The U.S. Army has provided an honor guard for an Independence Day celebration at Abilene Baptist Church for nearly two decades, but this year that tradition comes to an end.
Fort Gordon officials have reported that they will not be able to send an honor guard to an Independence Day Sunday service and BBQ, because it would violate a military policy that bans any involvement in a religious service.
Church officials are very confused by this sudden change in policy by Ft. Gordon, saying the honor guard has participated in celebrations at Abilene for years, and it was never a problem before.
“It was an absolute shock,” said Brad Whitt, the current pastor at the historic Church. “What a sad commentary on the state of affairs in America – when we cannot even allow the flags to fly if they are in a church building.”
However, officials at Ft Gordon tell Fox News that, “While there are conditions under which the Army can participate in events conducted at a house of worship, we cannot participate in the context of a religious service.”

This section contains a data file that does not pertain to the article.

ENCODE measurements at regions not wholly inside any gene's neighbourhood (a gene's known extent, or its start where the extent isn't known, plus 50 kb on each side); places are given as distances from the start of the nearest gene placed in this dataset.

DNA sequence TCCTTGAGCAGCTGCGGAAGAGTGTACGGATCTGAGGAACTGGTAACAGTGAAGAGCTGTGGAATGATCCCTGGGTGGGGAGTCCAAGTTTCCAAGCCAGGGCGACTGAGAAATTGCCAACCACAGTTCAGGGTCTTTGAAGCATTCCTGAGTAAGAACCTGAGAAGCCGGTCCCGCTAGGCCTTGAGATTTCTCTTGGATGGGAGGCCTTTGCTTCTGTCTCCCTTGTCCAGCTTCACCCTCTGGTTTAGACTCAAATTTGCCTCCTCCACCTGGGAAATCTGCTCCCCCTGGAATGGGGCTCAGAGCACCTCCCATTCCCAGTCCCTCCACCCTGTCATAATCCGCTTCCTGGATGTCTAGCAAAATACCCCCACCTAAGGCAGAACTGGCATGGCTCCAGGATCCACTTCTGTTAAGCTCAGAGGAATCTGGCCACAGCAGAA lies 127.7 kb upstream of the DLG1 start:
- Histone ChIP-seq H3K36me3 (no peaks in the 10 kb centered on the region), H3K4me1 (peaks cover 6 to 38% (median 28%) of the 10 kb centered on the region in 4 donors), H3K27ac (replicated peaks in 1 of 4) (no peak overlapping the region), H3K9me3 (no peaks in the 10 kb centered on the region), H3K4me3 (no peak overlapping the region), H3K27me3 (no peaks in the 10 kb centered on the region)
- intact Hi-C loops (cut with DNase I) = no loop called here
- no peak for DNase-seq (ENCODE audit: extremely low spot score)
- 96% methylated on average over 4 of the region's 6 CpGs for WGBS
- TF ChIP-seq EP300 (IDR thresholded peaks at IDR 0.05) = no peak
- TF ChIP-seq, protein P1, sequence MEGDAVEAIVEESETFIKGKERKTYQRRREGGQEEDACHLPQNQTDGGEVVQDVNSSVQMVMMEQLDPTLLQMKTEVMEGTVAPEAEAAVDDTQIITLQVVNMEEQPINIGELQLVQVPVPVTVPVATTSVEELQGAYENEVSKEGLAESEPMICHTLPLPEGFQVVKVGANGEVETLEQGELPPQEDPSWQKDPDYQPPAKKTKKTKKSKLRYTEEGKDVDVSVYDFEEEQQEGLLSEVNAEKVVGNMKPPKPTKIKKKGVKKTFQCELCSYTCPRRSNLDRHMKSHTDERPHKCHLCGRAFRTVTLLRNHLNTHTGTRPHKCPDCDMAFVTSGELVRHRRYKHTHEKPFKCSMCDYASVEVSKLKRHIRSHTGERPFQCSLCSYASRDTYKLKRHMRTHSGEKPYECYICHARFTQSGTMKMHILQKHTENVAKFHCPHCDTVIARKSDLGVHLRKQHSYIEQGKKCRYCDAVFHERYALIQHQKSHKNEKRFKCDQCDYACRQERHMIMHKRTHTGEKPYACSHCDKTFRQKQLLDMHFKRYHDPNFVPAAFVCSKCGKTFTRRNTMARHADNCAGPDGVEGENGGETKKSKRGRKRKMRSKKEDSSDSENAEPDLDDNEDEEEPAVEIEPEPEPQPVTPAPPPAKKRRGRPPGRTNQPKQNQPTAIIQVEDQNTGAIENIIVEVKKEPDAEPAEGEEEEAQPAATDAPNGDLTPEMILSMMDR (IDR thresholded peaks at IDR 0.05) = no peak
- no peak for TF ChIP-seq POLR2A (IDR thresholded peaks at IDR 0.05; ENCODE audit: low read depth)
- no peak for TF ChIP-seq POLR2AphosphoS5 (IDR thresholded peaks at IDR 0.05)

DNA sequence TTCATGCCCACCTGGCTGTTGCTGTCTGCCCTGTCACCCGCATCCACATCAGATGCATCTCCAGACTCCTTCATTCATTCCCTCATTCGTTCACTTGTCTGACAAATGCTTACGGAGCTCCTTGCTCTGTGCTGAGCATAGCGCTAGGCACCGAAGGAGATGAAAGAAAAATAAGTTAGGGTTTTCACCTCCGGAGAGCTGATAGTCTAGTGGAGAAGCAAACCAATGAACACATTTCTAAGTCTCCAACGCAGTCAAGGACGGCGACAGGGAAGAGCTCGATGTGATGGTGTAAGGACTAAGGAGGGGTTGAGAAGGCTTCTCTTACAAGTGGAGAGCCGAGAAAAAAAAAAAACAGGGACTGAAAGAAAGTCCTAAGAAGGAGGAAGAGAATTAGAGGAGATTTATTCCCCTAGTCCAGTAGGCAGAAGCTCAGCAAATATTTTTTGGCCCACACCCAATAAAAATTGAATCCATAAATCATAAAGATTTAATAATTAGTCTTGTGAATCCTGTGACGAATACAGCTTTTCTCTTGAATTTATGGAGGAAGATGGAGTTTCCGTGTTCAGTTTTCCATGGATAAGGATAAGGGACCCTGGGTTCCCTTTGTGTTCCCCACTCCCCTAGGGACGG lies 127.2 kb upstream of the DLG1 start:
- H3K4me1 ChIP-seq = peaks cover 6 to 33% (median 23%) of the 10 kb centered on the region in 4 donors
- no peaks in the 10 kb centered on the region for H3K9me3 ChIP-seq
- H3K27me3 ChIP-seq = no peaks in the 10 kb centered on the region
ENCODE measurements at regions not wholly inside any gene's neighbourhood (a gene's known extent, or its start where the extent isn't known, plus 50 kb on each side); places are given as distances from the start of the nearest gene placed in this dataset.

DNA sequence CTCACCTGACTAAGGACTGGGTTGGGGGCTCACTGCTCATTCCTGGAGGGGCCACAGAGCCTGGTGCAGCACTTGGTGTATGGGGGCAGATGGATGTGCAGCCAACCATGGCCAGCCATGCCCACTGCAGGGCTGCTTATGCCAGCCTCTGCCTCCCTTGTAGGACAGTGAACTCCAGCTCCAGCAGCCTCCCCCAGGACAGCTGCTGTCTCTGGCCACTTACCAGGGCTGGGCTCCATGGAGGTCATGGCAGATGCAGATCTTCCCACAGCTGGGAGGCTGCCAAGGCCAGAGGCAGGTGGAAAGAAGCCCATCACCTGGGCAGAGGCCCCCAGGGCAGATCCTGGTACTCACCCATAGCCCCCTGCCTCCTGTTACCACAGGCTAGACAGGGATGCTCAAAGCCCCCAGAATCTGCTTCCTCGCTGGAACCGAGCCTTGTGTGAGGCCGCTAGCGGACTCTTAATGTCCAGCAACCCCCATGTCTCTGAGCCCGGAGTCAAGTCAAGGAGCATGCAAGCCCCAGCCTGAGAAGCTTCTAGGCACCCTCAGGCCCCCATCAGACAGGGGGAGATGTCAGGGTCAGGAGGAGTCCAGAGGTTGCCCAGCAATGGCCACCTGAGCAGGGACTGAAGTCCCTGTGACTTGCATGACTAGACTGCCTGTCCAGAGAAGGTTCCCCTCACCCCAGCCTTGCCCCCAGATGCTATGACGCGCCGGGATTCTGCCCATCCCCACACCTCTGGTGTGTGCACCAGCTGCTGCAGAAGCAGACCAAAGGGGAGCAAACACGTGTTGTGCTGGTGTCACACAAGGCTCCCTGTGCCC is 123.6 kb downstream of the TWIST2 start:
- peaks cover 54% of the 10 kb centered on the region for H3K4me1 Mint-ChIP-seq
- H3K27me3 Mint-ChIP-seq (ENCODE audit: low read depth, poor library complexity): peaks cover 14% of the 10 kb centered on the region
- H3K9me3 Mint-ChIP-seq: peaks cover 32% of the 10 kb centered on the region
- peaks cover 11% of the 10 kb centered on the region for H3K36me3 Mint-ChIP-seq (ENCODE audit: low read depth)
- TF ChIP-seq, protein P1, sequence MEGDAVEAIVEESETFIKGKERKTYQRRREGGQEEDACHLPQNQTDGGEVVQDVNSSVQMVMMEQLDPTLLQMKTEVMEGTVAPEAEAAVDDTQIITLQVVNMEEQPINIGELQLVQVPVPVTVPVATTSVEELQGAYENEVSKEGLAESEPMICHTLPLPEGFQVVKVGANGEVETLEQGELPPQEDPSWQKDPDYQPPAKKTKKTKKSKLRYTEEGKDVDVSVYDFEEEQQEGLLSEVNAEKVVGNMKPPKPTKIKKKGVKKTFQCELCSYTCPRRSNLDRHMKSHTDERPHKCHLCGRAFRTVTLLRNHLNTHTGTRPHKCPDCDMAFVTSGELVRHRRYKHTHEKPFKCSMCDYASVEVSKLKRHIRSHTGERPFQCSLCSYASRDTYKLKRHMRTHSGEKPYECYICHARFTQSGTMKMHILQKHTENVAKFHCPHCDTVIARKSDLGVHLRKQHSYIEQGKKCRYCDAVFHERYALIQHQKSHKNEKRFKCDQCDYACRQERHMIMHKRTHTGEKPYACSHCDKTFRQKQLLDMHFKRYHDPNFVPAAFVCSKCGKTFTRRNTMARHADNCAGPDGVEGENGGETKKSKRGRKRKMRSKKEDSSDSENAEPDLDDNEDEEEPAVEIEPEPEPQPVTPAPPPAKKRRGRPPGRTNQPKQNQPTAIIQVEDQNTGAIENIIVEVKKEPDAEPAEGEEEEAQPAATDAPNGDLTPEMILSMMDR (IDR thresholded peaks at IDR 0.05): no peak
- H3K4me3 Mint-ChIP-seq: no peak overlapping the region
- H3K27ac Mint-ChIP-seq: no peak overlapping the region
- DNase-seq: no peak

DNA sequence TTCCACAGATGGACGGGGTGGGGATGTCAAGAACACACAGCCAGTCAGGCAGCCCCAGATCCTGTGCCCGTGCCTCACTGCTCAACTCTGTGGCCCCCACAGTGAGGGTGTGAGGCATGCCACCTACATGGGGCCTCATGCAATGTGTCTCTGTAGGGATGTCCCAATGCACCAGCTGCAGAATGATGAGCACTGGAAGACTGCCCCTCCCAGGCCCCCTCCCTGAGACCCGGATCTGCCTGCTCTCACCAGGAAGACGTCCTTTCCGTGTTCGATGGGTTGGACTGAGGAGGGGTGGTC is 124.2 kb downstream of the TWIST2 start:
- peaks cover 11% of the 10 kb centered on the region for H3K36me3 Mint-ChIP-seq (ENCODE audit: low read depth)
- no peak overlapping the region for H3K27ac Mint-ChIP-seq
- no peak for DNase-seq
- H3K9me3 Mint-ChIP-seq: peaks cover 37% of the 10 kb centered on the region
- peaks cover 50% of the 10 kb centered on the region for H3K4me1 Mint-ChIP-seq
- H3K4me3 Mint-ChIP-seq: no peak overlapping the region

This year’s July 4th church celebration has a theme of “God and Country.” And while the Army honor guard did go to Abilene’s events in the past, they were at local parks, even inside the church but those events did not have specific religious themes.
Still, church officials feel slighted.
“We’ve had a tremendous working relationship with the fort. We’ve hosted all sorts of events for military families. We really try to show our love and respect and we try to honor our military folks,” said Whitt.
Many conservative groups are upset about this decision by the Pentagon to ban an honor guard from church services, but to allow them to march in a gay pride parade.
Last year, the Department of Defense granted permission for an honor guard to participate in Washington, D.C.’s gay pride parade.